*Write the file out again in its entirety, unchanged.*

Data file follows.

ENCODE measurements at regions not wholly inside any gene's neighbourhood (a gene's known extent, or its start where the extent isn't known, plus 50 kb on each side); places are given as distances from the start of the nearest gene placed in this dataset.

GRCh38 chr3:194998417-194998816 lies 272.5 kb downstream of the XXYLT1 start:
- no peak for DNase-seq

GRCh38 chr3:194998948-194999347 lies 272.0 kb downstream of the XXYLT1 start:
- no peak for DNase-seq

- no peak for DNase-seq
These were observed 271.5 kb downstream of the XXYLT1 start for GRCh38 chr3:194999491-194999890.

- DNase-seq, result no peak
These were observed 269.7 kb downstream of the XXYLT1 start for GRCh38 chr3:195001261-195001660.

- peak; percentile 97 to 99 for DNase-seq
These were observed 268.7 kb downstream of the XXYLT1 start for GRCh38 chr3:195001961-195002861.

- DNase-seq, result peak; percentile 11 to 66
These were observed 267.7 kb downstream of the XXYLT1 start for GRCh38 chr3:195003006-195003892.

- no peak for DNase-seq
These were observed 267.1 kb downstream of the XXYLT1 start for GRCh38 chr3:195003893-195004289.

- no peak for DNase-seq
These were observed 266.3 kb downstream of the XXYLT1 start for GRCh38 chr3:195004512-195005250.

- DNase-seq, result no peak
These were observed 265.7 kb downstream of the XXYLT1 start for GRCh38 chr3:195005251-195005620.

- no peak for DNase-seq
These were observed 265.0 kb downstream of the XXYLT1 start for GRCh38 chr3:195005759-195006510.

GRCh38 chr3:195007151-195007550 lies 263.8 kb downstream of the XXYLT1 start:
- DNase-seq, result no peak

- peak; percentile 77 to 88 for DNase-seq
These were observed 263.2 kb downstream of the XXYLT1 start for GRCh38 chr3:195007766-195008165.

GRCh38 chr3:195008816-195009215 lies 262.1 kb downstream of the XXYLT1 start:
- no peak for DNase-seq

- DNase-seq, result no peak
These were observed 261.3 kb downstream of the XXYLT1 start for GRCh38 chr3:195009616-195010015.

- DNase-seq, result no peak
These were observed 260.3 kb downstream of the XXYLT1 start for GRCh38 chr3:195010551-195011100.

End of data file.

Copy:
ENCODE measurements at regions not wholly inside any gene's neighbourhood (a gene's known extent, or its start where the extent isn't known, plus 50 kb on each side); places are given as distances from the start of the nearest gene placed in this dataset.

GRCh38 chr3:194998417-194998816 lies 272.5 kb downstream of the XXYLT1 start:
- no peak for DNase-seq

GRCh38 chr3:194998948-194999347 lies 272.0 kb downstream of the XXYLT1 start:
- no peak for DNase-seq

- no peak for DNase-seq
These were observed 271.5 kb downstream of the XXYLT1 start for GRCh38 chr3:194999491-194999890.

- DNase-seq, result no peak
These were observed 269.7 kb downstream of the XXYLT1 start for GRCh38 chr3:195001261-195001660.

- peak; percentile 97 to 99 for DNase-seq
These were observed 268.7 kb downstream of the XXYLT1 start for GRCh38 chr3:195001961-195002861.

- DNase-seq, result peak; percentile 11 to 66
These were observed 267.7 kb downstream of the XXYLT1 start for GRCh38 chr3:195003006-195003892.

- no peak for DNase-seq
These were observed 267.1 kb downstream of the XXYLT1 start for GRCh38 chr3:195003893-195004289.

- no peak for DNase-seq
These were observed 266.3 kb downstream of the XXYLT1 start for GRCh38 chr3:195004512-195005250.

- DNase-seq, result no peak
These were observed 265.7 kb downstream of the XXYLT1 start for GRCh38 chr3:195005251-195005620.

- no peak for DNase-seq
These were observed 265.0 kb downstream of the XXYLT1 start for GRCh38 chr3:195005759-195006510.

GRCh38 chr3:195007151-195007550 lies 263.8 kb downstream of the XXYLT1 start:
- DNase-seq, result no peak

- peak; percentile 77 to 88 for DNase-seq
These were observed 263.2 kb downstream of the XXYLT1 start for GRCh38 chr3:195007766-195008165.

GRCh38 chr3:195008816-195009215 lies 262.1 kb downstream of the XXYLT1 start:
- no peak for DNase-seq

- DNase-seq, result no peak
These were observed 261.3 kb downstream of the XXYLT1 start for GRCh38 chr3:195009616-195010015.

- DNase-seq, result no peak
These were observed 260.3 kb downstream of the XXYLT1 start for GRCh38 chr3:195010551-195011100.